Monday, August 9, 2010

Awesome Arctic: Booktalk 3

Even though fourteen-year-old Alika hasn’t been a teenager for long, he’s an accomplished Inuit seal hunter, and he his family live about as close as humans live to the North Pole in 1868. Seal hunting is a way of life to the Inuit people, and Alika and his younger brother, Sulu, have traveled to the edge of a thick ice floe which is attached to land. It’s the time of the long winter darkness, and Alika and Sulu have come by ice sledge led by their dogs. Their lead sledge dog, Jamka, has sniffed out a seal hole, and Alika sees his chance to wait for the seal to pop up to the surface and provide them with the food they so badly need for the long, dark, frigid winter. But Alika is starting to push his luck: it looks as if a gale is coming, and their village of Nunatak is seven miles away. Alika’s ancestors have been living in this neck of the woods for thousands and thousands of years, and all children are taught to hunt, to build iglus, to predict the thickness of ice over water, to fight off polar bear attacks, and to survive sub-zero weather. If they’re not taught this at a young age, they’ll die. Remember: the Arctic is a formidable foe. It has lots of tricks up its sleeve, and it had one trick that Alika did not see coming: ice floes can break away from the land they’ve attached themselves to. They’re like big ice rafts, basically, and Alika watches in horror as he and his young brother and their dogs are suddenly adrift at sea, all alone on an ice floe: Ice Drift by Theodore Taylor.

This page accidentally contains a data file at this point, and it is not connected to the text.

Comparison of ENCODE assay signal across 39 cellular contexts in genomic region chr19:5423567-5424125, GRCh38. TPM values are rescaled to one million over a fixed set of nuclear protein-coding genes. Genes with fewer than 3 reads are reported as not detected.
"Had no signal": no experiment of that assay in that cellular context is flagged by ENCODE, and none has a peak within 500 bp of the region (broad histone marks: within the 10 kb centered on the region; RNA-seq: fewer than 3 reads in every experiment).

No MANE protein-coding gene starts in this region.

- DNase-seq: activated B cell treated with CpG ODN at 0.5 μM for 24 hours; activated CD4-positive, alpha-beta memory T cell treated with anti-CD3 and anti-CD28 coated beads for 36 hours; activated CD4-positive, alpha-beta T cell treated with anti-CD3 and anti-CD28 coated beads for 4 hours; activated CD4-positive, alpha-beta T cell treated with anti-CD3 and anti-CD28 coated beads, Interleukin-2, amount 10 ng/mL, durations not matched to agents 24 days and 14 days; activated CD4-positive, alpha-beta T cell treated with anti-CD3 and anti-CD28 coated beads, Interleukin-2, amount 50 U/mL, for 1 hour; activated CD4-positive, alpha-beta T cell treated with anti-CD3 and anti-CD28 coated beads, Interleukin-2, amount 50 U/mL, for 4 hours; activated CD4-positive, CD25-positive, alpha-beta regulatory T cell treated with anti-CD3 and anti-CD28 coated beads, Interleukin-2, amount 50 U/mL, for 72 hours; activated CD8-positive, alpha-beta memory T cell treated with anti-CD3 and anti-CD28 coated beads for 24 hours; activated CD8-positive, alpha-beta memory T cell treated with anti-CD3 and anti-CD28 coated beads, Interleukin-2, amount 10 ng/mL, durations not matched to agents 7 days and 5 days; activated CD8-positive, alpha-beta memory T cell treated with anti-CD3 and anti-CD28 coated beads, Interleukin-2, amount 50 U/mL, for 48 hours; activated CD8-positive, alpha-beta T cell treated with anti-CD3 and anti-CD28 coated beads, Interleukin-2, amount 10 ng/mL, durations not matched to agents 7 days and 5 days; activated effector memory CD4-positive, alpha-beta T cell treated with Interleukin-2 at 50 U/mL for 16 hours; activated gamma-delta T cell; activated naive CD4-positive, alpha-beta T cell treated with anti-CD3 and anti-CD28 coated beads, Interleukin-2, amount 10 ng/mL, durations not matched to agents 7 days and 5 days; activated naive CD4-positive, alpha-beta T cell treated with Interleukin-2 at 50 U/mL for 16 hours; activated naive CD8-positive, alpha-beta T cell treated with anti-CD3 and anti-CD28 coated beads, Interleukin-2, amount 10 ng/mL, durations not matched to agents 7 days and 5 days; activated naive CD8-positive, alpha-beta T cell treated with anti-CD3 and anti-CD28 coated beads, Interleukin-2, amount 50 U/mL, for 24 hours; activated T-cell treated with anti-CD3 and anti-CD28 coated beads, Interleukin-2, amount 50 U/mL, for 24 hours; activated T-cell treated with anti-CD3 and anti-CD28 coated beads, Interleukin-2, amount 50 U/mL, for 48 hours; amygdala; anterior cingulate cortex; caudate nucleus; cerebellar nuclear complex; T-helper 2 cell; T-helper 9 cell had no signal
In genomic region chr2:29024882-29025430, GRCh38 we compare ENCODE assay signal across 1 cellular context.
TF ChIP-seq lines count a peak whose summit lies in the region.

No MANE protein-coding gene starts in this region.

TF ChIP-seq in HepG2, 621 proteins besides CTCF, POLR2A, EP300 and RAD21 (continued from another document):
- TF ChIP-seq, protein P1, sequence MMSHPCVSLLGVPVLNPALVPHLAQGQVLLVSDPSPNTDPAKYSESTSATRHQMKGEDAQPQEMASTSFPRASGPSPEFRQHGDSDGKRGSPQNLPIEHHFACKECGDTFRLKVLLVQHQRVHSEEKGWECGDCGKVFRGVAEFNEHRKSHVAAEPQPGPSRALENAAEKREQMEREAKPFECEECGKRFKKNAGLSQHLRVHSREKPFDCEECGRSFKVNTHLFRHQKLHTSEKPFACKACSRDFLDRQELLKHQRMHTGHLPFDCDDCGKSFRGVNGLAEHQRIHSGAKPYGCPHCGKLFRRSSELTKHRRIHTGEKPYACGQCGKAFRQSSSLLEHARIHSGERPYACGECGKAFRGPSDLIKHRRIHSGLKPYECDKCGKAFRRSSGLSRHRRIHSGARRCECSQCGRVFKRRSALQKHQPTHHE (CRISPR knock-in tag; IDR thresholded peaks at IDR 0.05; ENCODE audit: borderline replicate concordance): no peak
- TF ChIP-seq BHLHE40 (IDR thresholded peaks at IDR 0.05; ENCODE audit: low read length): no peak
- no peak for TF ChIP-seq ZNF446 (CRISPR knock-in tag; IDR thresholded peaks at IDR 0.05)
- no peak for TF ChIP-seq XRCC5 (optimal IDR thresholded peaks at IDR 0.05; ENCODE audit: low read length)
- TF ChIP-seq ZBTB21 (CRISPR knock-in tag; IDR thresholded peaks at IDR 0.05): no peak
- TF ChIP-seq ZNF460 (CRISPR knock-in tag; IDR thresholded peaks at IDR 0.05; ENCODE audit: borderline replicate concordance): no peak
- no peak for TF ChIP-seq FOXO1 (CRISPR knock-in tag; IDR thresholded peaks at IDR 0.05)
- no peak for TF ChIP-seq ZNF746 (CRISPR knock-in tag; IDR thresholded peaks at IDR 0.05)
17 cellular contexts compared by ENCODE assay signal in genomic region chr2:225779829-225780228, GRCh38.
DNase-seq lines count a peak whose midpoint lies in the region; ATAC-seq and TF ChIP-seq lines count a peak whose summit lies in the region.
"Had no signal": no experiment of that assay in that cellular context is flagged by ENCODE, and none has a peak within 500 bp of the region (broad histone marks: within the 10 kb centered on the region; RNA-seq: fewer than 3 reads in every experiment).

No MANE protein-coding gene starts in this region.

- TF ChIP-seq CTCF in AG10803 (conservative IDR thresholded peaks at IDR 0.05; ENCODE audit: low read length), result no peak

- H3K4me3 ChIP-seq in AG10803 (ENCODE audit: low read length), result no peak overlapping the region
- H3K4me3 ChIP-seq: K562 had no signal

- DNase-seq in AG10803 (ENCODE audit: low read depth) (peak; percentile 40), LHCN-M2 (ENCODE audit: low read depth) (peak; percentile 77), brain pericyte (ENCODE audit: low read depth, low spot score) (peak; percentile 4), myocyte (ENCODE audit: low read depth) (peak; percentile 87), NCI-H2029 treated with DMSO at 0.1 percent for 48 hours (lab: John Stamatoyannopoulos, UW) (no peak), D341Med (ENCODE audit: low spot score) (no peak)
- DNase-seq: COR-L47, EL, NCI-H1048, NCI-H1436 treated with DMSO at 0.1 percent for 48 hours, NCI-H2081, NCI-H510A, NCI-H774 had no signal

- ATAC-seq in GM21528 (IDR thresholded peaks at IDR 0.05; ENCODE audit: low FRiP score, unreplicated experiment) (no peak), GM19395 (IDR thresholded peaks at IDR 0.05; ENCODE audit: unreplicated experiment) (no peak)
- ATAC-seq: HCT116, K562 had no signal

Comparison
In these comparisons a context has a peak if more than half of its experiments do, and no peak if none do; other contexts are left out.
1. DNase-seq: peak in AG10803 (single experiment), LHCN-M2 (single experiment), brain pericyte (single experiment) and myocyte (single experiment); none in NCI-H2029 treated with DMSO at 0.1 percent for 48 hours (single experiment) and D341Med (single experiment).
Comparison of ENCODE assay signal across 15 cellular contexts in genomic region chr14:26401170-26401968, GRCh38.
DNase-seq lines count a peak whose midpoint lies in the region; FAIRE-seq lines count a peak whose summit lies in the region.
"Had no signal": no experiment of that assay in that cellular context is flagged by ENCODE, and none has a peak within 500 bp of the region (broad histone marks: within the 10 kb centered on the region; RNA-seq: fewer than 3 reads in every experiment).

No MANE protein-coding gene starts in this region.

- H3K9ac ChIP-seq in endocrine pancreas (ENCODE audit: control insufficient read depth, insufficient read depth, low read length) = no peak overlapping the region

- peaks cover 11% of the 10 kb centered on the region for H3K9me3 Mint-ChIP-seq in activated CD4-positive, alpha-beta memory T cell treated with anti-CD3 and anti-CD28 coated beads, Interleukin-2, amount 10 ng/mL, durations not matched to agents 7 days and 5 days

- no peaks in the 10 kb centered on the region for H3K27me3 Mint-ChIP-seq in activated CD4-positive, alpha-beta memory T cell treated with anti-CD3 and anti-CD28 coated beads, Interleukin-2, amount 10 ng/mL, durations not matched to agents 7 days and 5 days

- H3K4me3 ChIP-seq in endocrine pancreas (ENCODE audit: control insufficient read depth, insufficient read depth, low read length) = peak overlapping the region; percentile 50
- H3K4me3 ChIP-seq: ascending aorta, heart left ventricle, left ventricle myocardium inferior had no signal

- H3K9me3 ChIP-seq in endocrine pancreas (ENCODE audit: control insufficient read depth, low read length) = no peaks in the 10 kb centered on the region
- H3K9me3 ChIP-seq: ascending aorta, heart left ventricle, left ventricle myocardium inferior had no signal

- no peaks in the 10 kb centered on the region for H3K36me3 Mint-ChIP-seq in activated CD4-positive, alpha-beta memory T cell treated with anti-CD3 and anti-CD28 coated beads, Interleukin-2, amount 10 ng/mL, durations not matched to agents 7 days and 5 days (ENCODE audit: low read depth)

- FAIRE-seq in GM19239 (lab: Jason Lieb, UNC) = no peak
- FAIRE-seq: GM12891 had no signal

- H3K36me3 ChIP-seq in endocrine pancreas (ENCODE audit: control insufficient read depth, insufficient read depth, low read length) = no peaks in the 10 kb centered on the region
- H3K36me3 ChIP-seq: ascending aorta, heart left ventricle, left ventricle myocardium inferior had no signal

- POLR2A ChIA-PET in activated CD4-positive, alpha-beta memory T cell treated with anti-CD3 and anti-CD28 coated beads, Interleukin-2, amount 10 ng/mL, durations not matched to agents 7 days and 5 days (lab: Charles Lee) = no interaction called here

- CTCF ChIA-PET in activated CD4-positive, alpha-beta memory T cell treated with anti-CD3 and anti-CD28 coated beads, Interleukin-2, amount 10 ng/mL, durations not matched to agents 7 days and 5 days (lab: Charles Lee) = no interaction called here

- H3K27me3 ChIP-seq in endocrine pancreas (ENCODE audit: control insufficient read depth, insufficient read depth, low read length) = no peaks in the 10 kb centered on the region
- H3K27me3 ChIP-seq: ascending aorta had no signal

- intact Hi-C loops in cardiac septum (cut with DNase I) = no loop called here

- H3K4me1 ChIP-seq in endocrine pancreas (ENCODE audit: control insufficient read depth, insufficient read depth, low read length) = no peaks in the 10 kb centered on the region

Ice Drift by Theodore Taylor. 224 p. Harcourt, 2005. Booktalk to intermediate grades, middle school, even early high school.

1 comment:

  1. Hi Carey,

    Thanks for your comment on Life of Pi. I am going to stick with it!